Thursday, January 28, 2010

ProZ Conference Vienna - Part IV

The last set of presentations at the recent ProZ Regionalkonferenz in Vienna was related to language and translation itself:

  1. "Übersetzen für die Wiener Börse" by Edith Vanghelof

  2. "Übersetzen aus dem Deutschen -- Wortstellungsprobleme" by David Wright

  3. "Deutsche Rechtschreibung" by Dagmar Jenner

Edith Vanghelof spoke mostly about different types of markets and the terminology related to them, as well as to other financial instruments. Translating for the Vienna stock exchange (Wiener Börse) involves mostly rendering legal texts into non-country-specific English. It is not clear to me, however, how such English is arrived at, since financial products, as well as the specifics of a given economic system, differ among countries. Since stock exchanges are highly regulated environments, I'd imagine that the different legal systems producing such regulations would also play a role in how a particular term is rendered into English. Thus, it seems to me that translating such texts without reference to any one country would, at best, be difficult and frequently impossible.

David Wright showed examples of how text is easier to understand if the sentence starts with information already known to the reader. He said that German was more flexible with regard to word order than English, but that in German a particular word order also carried a certain connotation. While Mr. Wright is certainly right that some German word orders are simply ungrammatical in English, keeping the original word order does make text comparison easier. That seems particularly important with legal texts, where some clients may lay the two versions of the text side by side to ensure nothing was skipped or added during translation. With marketing texts, on the other hand, both word order and the actual words (or even phrases) may need to be changed to convey the same mood in another culture. To change word order, or not to change it: it all depends.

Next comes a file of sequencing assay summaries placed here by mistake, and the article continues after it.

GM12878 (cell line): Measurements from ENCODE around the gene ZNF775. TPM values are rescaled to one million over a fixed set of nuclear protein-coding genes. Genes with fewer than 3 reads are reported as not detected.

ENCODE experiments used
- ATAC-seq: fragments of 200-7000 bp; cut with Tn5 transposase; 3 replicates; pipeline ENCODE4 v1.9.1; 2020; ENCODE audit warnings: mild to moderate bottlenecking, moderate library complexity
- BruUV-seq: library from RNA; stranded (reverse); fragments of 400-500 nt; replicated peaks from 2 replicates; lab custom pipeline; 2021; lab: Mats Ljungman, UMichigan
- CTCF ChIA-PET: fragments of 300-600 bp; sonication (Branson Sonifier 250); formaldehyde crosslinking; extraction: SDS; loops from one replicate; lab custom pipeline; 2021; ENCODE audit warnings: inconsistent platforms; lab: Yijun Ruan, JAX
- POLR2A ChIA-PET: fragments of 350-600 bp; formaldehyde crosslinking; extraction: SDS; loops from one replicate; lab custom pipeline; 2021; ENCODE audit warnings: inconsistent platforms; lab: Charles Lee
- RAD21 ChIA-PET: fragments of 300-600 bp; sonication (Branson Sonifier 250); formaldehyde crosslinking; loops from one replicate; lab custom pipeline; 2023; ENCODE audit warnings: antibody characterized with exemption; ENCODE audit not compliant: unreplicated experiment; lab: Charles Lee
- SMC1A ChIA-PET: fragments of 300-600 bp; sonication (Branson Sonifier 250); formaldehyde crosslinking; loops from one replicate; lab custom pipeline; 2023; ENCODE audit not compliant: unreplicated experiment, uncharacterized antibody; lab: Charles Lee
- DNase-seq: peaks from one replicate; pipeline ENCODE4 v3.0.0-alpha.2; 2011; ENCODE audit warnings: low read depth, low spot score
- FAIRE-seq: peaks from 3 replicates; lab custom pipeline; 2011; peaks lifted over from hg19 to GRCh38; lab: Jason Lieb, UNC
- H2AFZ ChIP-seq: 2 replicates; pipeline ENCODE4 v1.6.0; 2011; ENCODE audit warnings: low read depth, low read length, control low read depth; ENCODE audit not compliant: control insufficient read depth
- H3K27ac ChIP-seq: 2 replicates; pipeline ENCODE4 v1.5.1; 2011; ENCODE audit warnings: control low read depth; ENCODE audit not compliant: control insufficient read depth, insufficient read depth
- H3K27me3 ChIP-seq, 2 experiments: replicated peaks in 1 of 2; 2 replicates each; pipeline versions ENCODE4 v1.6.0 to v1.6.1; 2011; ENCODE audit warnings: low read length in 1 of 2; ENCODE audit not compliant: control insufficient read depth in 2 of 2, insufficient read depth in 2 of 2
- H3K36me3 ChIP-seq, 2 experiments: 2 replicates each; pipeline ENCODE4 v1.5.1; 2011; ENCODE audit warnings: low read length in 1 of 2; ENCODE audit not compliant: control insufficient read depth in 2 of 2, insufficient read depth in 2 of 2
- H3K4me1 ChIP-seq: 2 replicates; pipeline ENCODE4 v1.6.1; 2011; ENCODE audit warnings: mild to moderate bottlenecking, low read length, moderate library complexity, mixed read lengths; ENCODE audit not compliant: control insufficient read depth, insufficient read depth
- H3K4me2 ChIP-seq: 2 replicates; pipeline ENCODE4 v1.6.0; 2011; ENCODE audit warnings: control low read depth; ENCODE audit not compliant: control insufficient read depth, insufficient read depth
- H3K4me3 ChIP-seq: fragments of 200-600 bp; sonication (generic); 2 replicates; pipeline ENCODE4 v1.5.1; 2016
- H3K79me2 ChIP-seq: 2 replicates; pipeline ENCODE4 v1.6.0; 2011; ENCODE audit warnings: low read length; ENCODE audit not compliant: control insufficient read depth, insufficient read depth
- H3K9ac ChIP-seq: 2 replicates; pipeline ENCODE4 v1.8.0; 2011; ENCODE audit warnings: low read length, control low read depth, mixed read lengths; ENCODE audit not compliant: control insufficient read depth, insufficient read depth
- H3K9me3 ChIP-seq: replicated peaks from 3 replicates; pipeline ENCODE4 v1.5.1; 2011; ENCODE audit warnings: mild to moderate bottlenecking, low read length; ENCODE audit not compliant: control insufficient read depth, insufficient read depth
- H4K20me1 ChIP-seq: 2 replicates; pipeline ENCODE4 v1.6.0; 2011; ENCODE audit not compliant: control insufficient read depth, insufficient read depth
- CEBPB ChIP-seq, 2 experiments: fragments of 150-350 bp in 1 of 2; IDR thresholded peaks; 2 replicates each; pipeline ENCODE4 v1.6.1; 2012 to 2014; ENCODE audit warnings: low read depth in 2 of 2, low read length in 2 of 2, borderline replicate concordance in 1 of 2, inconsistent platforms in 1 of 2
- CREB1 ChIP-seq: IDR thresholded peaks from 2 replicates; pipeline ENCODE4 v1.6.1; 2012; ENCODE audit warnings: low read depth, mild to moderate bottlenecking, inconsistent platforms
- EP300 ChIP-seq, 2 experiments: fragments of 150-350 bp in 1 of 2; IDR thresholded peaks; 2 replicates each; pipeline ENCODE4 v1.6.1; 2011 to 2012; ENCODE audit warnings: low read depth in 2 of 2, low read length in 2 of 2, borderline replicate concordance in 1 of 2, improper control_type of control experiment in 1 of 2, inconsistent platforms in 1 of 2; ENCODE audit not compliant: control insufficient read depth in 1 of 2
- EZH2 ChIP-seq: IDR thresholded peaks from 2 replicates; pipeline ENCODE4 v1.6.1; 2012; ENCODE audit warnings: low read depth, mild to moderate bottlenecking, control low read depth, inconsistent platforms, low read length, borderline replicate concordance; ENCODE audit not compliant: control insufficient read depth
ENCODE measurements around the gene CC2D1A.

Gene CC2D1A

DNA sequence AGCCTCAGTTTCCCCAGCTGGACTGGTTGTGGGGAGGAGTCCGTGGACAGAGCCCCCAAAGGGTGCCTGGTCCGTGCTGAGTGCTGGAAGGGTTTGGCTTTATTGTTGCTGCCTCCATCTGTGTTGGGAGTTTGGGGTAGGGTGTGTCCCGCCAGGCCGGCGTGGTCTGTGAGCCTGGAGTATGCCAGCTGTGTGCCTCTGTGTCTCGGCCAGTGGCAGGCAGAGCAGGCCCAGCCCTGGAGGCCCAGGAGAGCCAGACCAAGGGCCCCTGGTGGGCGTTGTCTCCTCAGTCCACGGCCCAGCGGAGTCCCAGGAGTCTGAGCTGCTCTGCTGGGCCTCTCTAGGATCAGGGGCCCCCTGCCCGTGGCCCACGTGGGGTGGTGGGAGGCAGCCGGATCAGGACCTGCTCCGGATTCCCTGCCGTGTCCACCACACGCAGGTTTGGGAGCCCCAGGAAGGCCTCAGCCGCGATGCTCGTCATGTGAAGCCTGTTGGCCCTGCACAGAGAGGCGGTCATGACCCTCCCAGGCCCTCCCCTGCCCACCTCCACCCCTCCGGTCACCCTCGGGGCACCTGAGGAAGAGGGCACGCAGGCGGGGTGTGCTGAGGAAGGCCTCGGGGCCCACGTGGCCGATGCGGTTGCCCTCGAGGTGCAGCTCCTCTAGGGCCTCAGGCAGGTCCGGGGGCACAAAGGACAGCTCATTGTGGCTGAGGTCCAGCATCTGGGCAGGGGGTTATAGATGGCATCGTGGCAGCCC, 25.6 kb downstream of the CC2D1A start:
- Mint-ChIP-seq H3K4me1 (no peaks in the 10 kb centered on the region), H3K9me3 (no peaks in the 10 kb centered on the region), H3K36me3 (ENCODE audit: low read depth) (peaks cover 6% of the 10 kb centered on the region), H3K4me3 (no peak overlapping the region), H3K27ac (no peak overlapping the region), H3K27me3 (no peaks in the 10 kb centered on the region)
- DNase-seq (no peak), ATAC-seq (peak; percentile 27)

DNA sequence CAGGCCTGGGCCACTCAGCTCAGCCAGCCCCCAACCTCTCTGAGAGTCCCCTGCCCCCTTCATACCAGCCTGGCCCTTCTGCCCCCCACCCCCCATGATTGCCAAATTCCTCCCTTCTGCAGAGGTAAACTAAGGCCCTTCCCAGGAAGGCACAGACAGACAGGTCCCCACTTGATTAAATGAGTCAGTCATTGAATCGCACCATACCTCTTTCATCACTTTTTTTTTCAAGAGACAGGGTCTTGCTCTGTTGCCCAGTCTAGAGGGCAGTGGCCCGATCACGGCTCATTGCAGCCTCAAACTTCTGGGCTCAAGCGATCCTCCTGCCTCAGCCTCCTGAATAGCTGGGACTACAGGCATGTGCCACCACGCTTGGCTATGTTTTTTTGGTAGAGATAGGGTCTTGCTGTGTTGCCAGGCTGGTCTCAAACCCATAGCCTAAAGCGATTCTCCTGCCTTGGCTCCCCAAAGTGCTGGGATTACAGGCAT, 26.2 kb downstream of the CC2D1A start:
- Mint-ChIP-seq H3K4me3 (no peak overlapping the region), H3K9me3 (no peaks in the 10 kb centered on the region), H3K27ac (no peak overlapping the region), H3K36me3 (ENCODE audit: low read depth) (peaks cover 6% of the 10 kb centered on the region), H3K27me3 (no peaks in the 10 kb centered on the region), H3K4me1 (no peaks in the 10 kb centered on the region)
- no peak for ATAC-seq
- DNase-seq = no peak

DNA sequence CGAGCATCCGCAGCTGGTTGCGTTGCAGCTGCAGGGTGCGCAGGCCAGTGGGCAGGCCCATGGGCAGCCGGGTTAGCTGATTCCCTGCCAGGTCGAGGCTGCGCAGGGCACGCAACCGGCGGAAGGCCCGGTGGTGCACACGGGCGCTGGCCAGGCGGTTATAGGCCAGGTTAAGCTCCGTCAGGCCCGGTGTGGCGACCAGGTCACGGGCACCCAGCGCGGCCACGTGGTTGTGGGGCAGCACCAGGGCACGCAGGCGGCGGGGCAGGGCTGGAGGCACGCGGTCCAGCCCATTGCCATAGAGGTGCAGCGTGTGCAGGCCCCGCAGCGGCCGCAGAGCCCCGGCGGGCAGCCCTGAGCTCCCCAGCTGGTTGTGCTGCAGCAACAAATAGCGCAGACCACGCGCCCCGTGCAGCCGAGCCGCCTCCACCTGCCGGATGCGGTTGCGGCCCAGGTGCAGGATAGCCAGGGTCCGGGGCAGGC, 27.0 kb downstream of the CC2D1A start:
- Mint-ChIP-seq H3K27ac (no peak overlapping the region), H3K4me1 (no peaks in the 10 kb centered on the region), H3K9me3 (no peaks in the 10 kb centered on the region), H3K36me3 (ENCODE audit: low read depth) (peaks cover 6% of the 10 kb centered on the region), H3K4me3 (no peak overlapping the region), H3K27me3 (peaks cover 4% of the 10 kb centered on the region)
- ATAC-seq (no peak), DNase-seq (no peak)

Dagmar Jenner had participants complete a short exercise filling in blanks on a business letter with the correct post-reform spelling. [The German-speaking countries changed how things are spelled a couple of times during the last decade or so.] Having left Austria before these spelling reforms, I find that much modern German text looks "misspelled" to me. That's one of the reasons why I prefer to translate into English, rather than into German. After this workshop (and while still in Austria), I did go out and buy the latest standard German spelling dictionary -- the brand-new version of the Duden's "Die neue deutsche Rechtschreibung". Now let's just hope the powers that be won't change things on me again ...

That concludes my notes on this conference.

Until next time,


Monday, January 4, 2010

ProZ Conference Vienna - Part III

In my last post I grouped the presentations I attended at the Proz Regional Conference in Vienna by topic. I then summarized the presentations in topic (group) 1. This post will be devoted to the presentations in Group 2 (marketing your services/getting (more) business). These were:

  1. "Modding Your Profile" by Siegfried Armbruster

  2. "EN 15038 -- ein Erfahrungsbericht" by Dr. Leopold Decloedt of Connect-Sprachenservice GmbH